Wallenstein's importance for North-Bohemia

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9. Wallenstein's importance for North-Bohemia

Of the many military leaders of the 30 Years War one was of special importance for the Germans in Bohemia: Wallenstein. He was born 1583 in Hermanitz at the Elbe as Albrecht von Waldstein, and in spite of this name he was a descendent of an old Czech lineage. His education began at the Lutheran Latin School in Goldberg, Silesia, and continued at the Lutheran University of Altdorf, near Nuremberg. Later on, he was introduced into the Catholic society by Jesuits in Rome. Through marriage this impoverished East-Bohemian squire ascended to being an important Moravian landowner. His second wife opened him the way into the higher nobility. During these years, he had emerged as a great business manager, and soldiering served him as a means to an end. He consolidated his estate and pondered how he, as a private person, could profit from the immense sums of money the state was squandering on the war. He bought, sold, bartered and attained in just a few years a practically closed area in North-Bohemia extending from his inherited estate at the upper Elbe, across the bow of this river to its exit from Bohemia. The duchy of Friedland alone covered some sixty estates.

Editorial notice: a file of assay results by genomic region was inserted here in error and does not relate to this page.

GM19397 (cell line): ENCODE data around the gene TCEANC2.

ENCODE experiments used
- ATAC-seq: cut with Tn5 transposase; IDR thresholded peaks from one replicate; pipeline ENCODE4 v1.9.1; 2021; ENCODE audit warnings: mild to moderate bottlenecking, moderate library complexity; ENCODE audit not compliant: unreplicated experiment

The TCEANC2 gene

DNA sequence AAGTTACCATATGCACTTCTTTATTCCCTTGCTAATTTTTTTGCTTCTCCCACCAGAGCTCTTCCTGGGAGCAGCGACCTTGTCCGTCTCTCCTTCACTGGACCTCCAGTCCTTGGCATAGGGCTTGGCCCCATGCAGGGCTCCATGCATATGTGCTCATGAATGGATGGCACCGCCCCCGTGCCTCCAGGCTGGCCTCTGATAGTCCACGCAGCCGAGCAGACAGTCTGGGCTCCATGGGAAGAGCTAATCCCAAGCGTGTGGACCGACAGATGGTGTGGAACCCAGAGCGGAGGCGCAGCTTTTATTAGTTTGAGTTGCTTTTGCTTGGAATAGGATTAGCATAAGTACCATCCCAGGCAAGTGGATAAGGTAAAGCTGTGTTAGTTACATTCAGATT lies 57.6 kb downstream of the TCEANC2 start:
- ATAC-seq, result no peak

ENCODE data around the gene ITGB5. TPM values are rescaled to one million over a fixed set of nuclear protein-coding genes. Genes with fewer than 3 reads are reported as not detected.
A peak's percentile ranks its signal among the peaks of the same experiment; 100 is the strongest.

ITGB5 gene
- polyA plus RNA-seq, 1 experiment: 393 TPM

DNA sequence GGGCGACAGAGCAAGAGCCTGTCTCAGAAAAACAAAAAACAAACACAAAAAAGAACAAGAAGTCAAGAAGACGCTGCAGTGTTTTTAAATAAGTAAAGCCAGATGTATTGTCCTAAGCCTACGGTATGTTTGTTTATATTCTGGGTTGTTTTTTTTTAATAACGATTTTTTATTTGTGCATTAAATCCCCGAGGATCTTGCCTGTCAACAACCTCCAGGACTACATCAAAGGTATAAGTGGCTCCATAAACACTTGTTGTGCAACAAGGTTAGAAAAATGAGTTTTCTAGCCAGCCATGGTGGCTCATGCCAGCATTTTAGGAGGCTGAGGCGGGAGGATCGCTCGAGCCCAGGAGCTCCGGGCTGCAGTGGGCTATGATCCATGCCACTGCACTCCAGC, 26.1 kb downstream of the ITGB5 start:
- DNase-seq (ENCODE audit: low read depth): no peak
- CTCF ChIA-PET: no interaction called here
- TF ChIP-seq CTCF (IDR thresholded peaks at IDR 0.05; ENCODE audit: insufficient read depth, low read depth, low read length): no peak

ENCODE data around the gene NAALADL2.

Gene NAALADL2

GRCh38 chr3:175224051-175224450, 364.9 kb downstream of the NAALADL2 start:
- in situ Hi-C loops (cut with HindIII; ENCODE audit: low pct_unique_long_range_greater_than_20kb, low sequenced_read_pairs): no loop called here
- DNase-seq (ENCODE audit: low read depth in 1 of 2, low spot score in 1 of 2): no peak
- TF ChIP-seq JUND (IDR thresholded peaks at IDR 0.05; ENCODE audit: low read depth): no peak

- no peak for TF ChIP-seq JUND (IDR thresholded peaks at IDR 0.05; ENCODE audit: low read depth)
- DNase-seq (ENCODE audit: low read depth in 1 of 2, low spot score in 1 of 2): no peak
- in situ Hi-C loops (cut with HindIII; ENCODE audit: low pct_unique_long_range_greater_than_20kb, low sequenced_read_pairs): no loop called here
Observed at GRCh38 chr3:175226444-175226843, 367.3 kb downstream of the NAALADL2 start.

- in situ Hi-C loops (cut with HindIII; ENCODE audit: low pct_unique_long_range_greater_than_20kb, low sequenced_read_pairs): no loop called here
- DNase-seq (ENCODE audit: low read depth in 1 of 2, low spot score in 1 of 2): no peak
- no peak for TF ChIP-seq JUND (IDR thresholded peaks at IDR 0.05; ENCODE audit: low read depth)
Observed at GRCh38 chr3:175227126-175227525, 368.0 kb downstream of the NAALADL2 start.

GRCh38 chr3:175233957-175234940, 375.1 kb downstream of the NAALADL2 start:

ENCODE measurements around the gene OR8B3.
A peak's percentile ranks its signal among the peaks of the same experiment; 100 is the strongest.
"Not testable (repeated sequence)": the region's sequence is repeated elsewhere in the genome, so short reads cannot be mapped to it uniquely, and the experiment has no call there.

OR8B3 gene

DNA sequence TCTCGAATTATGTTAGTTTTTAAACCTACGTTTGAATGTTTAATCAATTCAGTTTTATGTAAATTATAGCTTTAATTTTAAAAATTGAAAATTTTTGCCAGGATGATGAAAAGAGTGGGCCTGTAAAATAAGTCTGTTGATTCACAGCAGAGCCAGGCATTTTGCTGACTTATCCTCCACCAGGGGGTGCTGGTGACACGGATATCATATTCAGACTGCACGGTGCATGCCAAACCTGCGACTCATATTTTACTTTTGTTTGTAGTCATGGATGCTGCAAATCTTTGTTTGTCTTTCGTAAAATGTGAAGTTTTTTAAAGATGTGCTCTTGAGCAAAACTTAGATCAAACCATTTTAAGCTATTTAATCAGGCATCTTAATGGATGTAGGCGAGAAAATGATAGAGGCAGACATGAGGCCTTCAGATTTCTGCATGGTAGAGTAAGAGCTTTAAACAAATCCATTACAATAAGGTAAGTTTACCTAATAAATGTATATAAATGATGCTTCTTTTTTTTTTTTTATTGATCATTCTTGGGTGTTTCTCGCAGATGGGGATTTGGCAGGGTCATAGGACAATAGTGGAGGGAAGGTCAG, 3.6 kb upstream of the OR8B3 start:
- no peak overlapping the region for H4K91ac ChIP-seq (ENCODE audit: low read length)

During the 30 Years War, Wallenstein, as he then called himself, offered his services to his imperial friend Kaiser Ferdinand II to raise an army. He organized a modern, orderly force, segmented in regiments, uniformly equipped with weapons, helmets and headware. An administrative system provided camping facilities, food and pay. This required a rigorous discipline attainable only by paying the soldiers punctually and not exposing them to hungriness. Wallenstein raised the money by means of severe but regulated levies. The payments went into the coffers of Wallenstein's army and from there into coffers of his Bohemian property management which provided whatever the army needed. North-Bohemia produced all sorts of military materials. The powder mills, blacksmith shops, clothiers and saddlers found work in heretofore unknown volumes. This gave birth to the first cohesive regional economy in central Europe, uniformly organized and promoted by government. Approximately two thirds of this economic region, i.e. the Duchy of Friedland, was located in German-speaking areas. The war economy brought earnings large enough to enable other lines of trade to prosper as well, such as glass grinding, the cloth and linen weaving mills, paper mills. Although these conditions lasted for only about half a lifetime, it was a determining period for the further development of Bohemia, especially German Bohemia.

Regardless of how one views Wallenstein as a person, his martial skills or his death, for the Sudetenlanders he remains a vivid beholder of a "Bohemian Nationality", embodying a closely bonded German and Czech heritage free of conflict.


Copyright © by Inge Schwarz 1997 (Heimatstelle Maffersdorf) 
Copyright © by Anton Möller • 2005

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